In this series of entries (#1 and #2) I’ve been discussing my requirements for what I might consider the “ideal” virtual world for business, which I’ve mostly interpreted as “making Second Life better by adding or stealing features.” The purloined features, if you will, would come from other virtual worlds such as World of Warcraft, There, and so on.
Today I want to look at this from another angle, but I’m going to start with some basic assumptions:
There will be multiple virtual worlds. Some will share a nearly common code base for the client and or the server, and some will be completely different implementations. Some will be open source while others will be completely private source, but most will be a mixture of the two. Users will care about good clients but, since we’re talking about software as a service, the mysteries of the servers will not matter to most people. Therefore we will need very good interoperability as expressed through open data formats, protocols, and application programming interfaces (APIs).
I hope the last part sounds familiar to those who have been following this blog for a while. Though I may occasionally talk about specific instances of open standards or, conversely, brazen abuses of the standards process as an advanced form of vendor lockin, this “open stuff” is pervasive in how the IT industry is evolving.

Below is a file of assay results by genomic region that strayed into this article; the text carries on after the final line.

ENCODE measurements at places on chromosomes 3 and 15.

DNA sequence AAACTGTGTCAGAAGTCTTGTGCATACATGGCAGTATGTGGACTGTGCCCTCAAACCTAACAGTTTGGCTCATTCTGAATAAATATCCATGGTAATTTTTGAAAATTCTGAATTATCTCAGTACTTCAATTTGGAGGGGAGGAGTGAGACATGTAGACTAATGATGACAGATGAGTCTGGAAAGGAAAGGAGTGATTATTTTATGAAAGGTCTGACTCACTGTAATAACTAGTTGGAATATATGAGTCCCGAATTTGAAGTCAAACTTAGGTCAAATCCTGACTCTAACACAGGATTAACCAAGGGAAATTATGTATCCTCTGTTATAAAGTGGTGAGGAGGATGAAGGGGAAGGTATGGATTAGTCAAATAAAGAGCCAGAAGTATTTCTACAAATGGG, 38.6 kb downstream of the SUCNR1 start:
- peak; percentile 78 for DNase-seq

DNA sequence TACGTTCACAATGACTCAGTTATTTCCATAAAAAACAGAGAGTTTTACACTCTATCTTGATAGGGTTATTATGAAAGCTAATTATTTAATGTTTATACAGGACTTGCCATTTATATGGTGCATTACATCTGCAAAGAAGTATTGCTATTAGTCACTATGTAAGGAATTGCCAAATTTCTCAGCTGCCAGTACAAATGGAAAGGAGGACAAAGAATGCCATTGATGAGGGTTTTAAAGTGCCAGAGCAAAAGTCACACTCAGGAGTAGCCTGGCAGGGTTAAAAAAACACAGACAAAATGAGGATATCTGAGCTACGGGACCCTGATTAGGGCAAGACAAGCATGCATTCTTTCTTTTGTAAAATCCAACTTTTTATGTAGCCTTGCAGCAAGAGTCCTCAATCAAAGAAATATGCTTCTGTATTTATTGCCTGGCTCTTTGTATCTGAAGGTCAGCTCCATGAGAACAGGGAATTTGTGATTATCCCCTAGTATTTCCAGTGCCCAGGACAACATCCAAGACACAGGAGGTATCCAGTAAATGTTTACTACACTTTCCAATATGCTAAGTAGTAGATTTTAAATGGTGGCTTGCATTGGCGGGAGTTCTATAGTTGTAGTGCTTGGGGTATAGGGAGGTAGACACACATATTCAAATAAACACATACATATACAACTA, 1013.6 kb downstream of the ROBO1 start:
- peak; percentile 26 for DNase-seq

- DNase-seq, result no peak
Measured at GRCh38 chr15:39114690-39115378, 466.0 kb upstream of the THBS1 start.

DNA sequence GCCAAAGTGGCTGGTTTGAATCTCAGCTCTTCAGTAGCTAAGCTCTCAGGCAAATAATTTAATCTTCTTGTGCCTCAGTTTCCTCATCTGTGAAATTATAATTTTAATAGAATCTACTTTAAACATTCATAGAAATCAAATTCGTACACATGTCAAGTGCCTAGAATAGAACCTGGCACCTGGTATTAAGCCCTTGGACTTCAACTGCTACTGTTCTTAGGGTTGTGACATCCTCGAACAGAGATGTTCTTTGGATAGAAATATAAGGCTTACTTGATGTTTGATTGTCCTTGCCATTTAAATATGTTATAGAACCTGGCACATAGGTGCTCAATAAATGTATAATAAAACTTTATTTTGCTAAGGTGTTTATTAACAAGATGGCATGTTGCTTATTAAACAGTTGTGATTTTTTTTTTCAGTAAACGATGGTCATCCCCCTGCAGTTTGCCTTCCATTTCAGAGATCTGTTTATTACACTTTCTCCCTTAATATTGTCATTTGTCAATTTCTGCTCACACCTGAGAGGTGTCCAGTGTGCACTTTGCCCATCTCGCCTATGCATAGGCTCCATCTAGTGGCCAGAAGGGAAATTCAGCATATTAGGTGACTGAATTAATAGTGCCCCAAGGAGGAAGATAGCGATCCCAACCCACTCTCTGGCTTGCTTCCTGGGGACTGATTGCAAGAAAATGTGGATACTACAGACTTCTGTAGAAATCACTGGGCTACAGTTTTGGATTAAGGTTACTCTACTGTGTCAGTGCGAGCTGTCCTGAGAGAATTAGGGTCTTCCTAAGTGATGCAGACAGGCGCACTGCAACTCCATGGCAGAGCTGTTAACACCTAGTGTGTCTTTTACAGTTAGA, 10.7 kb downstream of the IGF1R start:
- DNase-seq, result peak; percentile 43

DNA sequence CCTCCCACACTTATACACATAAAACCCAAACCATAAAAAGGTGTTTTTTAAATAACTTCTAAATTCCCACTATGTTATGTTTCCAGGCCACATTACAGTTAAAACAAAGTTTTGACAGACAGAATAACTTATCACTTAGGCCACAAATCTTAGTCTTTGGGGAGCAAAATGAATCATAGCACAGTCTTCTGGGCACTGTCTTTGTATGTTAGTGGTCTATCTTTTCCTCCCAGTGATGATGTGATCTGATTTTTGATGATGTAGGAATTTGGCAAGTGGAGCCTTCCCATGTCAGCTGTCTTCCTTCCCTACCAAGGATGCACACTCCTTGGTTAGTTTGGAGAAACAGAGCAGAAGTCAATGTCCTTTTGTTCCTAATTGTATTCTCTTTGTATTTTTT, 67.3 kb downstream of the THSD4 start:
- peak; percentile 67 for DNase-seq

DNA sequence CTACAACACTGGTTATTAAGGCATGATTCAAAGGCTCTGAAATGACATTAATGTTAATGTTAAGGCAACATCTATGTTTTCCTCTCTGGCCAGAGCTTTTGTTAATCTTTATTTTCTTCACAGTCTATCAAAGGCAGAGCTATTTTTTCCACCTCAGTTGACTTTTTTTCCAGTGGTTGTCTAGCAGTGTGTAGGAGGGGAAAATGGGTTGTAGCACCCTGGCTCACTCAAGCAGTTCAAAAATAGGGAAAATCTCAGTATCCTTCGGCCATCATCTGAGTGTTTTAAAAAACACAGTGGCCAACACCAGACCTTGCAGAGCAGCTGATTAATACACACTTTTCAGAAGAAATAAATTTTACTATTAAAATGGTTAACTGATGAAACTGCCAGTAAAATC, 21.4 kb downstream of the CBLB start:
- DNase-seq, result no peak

Within IBM there have been many discussions around virtual worlds at all levels of business and technical depth, as I suspect you realize. One thing that we’ve done is look at scenarios in general and at virtual world-to-virtual connections in particular. Thus the ideas that follow are not original to me but really come from discussions by our technologists (I have kibitzed a bit on them).
To set the stage, first note that many people have web “home pages.” A home page could, for example, the default Firefox page, Google Search, My Yahoo, the New York Times, Bloglines, or so forth. It’s a place where you want to start off your session and where you expect to spend a certain amount of time.
Consider the analogous notion of “home world.” This is the virtual world in which you start your day and in which you probably do most of your interactions. Just as you go to several web pages each day, you may visit several virtual worlds each day. For example, a teenager might visit both Teen Second Life and RuneScape. Both are social environments, but they are different in their intent.
There will be multiple “Second Life”-like worlds, in my opinion, and my home world might be different from yours. Also, depending on the time zones in which we both live, you might be doing work in a “business virtual world” but, since it is late at night for me, I might be in the online Star Wars Galaxies virtual world.
Consider the following scenarios
- World-to-world communication: